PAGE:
Health Tech devices must accurately measure and report biometric markers in order to be useful. Because many of these applications function outside lab or clinical settings, less controlled environments require durability as well as accuracy. Material flexibility often matters as well, especially for the comfort and fit of wearable Health Tech devices.
Graphene, a thin layer of single carbon atoms, is the most stretchable, flexible sensor known, according to scientists who have created a new class of sensors based on graphene and another, equally stretchable substance. Professors Jonathan Coleman of Trinity College Dublin and Robert Young of the University of Manchester collaborated at the AMBER materials science research center to create a new form of durable, elastic sensor. The researchers added graphene to Silly Putty, the common children’s toy made of silicone polymer, to create extremely sensitive sensors capable of detecting impact, strain, stress, and temperature. Called G-putty, the material’s electrical resistance changes dramatically in response to physical changes. Referred to in a report about the research in Science, the graphene-polymer mixture has potential applications for health tech devices that can measure pulse, blood pressure, respiration, and impact.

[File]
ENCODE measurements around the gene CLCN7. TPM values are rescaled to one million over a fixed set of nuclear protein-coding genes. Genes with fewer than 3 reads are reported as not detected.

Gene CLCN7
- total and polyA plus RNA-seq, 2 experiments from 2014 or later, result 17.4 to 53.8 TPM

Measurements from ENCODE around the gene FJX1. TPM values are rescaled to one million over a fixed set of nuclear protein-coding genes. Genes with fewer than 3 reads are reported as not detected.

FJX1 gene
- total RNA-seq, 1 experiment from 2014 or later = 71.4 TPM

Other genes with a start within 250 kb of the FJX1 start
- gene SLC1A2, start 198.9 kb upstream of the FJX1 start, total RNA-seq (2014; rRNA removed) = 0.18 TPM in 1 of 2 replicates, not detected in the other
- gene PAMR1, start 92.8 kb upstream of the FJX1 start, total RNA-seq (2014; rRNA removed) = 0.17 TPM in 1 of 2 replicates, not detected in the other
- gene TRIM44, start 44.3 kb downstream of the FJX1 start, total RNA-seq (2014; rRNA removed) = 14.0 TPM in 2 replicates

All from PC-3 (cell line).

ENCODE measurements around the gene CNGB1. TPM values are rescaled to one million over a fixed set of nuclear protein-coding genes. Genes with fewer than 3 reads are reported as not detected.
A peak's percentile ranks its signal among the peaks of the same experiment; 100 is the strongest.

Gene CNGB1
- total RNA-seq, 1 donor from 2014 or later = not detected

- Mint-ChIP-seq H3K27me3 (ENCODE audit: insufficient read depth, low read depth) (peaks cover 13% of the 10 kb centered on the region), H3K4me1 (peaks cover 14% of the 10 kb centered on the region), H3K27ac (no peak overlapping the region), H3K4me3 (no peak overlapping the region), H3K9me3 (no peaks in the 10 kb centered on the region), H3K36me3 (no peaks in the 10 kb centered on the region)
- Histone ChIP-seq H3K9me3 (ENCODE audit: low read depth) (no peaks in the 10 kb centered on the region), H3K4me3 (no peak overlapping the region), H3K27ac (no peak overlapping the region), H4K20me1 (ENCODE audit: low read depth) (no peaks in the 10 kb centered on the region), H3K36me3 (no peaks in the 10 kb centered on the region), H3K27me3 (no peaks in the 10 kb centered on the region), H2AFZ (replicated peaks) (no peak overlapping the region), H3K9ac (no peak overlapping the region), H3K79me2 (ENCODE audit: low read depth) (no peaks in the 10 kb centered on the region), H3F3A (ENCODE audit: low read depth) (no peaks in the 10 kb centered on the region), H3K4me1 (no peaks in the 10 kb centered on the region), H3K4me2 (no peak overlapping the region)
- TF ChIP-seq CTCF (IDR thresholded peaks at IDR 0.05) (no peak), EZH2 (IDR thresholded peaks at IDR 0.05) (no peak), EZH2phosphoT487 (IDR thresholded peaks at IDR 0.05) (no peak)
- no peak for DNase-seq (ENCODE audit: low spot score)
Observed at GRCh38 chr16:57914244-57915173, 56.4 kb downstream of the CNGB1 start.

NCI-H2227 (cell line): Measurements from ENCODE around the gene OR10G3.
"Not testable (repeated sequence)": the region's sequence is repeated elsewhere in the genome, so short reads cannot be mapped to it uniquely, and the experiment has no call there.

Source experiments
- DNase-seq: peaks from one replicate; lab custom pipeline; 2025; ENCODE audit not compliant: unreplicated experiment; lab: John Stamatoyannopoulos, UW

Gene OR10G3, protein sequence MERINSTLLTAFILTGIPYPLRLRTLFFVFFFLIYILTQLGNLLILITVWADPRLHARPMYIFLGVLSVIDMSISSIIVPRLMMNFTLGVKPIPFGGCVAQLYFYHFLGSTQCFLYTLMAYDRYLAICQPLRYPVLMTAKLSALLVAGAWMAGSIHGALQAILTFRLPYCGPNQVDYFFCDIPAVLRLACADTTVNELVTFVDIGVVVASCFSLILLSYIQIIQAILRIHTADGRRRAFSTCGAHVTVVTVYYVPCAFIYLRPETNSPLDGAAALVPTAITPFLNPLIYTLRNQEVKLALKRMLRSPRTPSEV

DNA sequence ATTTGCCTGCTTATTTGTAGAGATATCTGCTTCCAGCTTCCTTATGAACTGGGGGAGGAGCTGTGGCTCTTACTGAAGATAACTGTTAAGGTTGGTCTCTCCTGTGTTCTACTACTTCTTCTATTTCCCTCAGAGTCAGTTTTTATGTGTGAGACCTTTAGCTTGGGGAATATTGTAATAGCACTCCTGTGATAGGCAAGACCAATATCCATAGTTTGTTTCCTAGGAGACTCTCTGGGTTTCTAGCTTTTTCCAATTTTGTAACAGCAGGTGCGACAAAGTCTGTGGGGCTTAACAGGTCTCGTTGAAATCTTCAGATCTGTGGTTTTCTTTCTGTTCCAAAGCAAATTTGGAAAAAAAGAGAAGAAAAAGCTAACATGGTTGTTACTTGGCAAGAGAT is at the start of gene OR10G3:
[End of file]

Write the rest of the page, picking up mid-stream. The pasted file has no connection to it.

G-Putty is so sensitive that it can detect the footsteps of a small spider. According to Coleman, they have created a strain sensor hundreds of times more sensitive than those typically in use today. This gain in sensitivity does not come at a great economic cost, however. G-putty opens the potential for durable, stretchable, extremely sensitive electromechanical sensors that are also inexpensive to manufacture.